Go beyond “Let's move'

From The Editor's Chair
From The Editor's Chair

First Lady Michelle Obama recently held a news conference of sorts in connection with her “Let’s Move” initiative. Mrs. Obama, you remember, is concerned about childhood obesity and wants kids to eat better and engage in more vigorous exercises on a daily basis.

At first, the show appeared to be somewhat superficial. There she was, probably in the White House garden, leading kids in jumping jacks and talking about freshly grown produce.

As any thinking person realizes, talking to kids about exercise or taking them to an exclusive garden is not going to change anything in the fat department.

First of all, one afternoon of jumping jacks and eating a salad does not a lifestyle make. And observing a garden in a property that is sumptuous enough to support growing vegetables is not the same as finding the time and place for one’s own garden.


Clearly, the initiative for improving the health and fitness of our youth must go a little deeper than that televised news flash offered.

Happily, on deeper investigation, however, it was evident that Mrs. Obama and/or her advisors have indeed reached deeper into the issue.

“Let’s move” has a community component as well as advice for schools.

It addresses an attitude in America that needs to change – an attitude that says “Eat lots of high-fat, high-salt food and sit around a lot.”

The replacement is “Let’s eat healthy because it makes us feel so good, and lets get walking.”

The word to school cafeterias is to transform the menus of the school lunches. Give ‘em apples instead of French fries. The word to the curriculum advisors is to increase rather than decrease physical education.

The implied word to parents is to grow a garden and have the kids help nurture the vegetables.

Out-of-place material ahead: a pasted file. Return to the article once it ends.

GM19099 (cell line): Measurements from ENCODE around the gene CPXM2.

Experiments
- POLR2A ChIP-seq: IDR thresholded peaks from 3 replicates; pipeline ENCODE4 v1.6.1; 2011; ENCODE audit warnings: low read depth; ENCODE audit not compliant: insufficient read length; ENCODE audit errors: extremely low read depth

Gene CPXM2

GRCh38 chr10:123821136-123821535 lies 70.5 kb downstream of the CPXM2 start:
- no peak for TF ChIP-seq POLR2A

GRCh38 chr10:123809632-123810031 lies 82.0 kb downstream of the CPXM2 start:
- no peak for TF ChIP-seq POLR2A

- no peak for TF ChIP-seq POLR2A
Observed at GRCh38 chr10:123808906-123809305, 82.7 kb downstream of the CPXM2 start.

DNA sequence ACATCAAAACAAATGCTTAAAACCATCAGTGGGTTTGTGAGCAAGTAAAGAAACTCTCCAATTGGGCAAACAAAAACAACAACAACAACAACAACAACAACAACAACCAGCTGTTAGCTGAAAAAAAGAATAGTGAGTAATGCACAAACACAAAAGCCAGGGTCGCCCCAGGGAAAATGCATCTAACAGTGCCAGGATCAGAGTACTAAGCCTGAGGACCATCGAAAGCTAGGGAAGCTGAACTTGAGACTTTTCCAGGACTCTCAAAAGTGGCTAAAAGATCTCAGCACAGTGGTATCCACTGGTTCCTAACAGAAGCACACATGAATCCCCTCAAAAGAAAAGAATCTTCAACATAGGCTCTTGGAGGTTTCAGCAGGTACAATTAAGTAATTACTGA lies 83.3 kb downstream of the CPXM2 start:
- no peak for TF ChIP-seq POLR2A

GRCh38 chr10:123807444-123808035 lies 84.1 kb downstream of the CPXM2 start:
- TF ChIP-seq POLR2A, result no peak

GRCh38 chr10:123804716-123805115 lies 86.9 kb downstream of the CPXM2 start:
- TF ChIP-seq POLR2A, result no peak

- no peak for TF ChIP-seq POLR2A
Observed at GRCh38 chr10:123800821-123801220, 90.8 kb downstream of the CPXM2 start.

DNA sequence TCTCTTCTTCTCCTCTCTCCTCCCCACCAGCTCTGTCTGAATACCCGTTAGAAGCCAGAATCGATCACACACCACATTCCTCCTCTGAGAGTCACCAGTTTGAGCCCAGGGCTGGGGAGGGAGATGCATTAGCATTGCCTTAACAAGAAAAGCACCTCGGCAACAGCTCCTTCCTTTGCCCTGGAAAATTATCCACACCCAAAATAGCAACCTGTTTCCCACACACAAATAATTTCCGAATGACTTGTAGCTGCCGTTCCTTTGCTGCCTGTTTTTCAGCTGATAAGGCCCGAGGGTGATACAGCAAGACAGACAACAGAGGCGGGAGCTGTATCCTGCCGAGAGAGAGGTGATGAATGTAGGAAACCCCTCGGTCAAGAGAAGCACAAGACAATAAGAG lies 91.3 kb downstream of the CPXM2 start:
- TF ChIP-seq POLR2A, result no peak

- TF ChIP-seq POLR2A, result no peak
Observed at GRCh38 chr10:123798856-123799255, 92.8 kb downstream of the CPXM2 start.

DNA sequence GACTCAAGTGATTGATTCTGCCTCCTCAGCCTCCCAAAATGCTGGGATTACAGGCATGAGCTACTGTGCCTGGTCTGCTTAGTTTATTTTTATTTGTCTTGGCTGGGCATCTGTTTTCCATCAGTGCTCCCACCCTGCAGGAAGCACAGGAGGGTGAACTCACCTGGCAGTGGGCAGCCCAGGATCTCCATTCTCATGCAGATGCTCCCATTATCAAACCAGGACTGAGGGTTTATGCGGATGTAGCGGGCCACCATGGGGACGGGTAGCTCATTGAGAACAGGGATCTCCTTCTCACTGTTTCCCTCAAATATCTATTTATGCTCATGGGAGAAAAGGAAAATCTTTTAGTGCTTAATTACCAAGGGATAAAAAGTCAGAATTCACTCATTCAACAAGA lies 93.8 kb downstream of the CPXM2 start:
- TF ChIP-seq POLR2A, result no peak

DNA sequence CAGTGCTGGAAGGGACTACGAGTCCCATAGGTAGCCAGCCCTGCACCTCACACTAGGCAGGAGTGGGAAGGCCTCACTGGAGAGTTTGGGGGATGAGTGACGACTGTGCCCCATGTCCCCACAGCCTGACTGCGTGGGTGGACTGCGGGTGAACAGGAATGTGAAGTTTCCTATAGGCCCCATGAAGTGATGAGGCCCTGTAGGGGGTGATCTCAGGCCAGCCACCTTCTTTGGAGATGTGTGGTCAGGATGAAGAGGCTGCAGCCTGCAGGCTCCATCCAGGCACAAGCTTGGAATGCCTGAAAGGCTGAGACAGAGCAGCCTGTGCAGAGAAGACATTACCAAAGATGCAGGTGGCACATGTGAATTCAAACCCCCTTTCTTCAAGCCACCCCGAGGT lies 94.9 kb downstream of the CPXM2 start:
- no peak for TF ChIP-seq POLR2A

Indeed, that’s all good advice, but solution has to reach deeper into the fabric of America.

For instance, when corporations have executive meetings, they should stop serving bagels or Danish pastries. Maybe they can carry on business as in the old days, with no food at all in the boardroom. And while they are at it, they can give their employees a break from sitting behind a computer screen for eight hours a day without a break.

Second, it’s all very well to tell schools to increase physical education. But the school boards are now in a difficult situation where they are forced to prime kids for No Child Left Behind tests by sitting them at desks all day while suffering with lowering budgets. Why not abandon this useless “no Child” program and realize that a healthy kid who goes outside to run and play is much easier to educate and will probably do better on academic achievement from that alone.

And while we are on the schools, let’s abandon keeping kids in from recess as a punishment.Going out to recess should be a requirement, not a privilege.

Finally, for families who do not have lawns or the time to nurture a garden, please do not expect them to grow carrots and lettuce in the heart of the city. Too many people work multiple jobs and don’t have the time to garden. Others are lucky just to have a roof over their heads, much less a garden that, for Mrs. Obama, probably has White House caretakers to pull the weeds.

We applaud Mrs. Obama for being on the right track and even for recognizing the complexity of national obesity. But we also recognize that this is a massive problem with many difficult problems to solve. It will take many years and much effort to slim down this nation.